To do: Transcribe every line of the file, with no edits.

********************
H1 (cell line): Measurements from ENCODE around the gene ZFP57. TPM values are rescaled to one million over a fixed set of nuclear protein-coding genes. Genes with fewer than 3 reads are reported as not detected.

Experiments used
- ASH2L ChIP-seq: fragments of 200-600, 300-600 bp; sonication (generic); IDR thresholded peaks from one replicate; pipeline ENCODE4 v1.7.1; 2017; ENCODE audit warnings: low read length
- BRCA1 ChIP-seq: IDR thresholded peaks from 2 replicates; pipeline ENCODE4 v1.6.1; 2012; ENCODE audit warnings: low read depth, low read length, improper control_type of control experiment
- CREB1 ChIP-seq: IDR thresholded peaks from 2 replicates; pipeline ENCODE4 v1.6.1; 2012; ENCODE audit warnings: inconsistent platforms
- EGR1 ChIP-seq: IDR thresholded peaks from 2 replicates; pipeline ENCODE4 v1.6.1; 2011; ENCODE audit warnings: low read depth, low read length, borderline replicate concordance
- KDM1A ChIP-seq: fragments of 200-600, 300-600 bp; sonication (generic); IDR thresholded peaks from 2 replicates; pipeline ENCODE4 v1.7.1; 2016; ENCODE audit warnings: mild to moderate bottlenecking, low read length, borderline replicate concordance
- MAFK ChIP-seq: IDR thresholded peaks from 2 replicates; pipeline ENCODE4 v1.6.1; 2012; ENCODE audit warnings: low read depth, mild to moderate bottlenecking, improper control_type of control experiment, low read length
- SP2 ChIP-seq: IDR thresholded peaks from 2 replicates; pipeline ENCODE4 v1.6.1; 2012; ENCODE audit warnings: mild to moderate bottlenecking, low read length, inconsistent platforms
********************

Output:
H1 (cell line): Measurements from ENCODE around the gene ZFP57. TPM values are rescaled to one million over a fixed set of nuclear protein-coding genes. Genes with fewer than 3 reads are reported as not detected.

Experiments used
- ASH2L ChIP-seq: fragments of 200-600, 300-600 bp; sonication (generic); IDR thresholded peaks from one replicate; pipeline ENCODE4 v1.7.1; 2017; ENCODE audit warnings: low read length
- BRCA1 ChIP-seq: IDR thresholded peaks from 2 replicates; pipeline ENCODE4 v1.6.1; 2012; ENCODE audit warnings: low read depth, low read length, improper control_type of control experiment
- CREB1 ChIP-seq: IDR thresholded peaks from 2 replicates; pipeline ENCODE4 v1.6.1; 2012; ENCODE audit warnings: inconsistent platforms
- EGR1 ChIP-seq: IDR thresholded peaks from 2 replicates; pipeline ENCODE4 v1.6.1; 2011; ENCODE audit warnings: low read depth, low read length, borderline replicate concordance
- KDM1A ChIP-seq: fragments of 200-600, 300-600 bp; sonication (generic); IDR thresholded peaks from 2 replicates; pipeline ENCODE4 v1.7.1; 2016; ENCODE audit warnings: mild to moderate bottlenecking, low read length, borderline replicate concordance
- MAFK ChIP-seq: IDR thresholded peaks from 2 replicates; pipeline ENCODE4 v1.6.1; 2012; ENCODE audit warnings: low read depth, mild to moderate bottlenecking, improper control_type of control experiment, low read length
- SP2 ChIP-seq: IDR thresholded peaks from 2 replicates; pipeline ENCODE4 v1.6.1; 2012; ENCODE audit warnings: mild to moderate bottlenecking, low read length, inconsistent platforms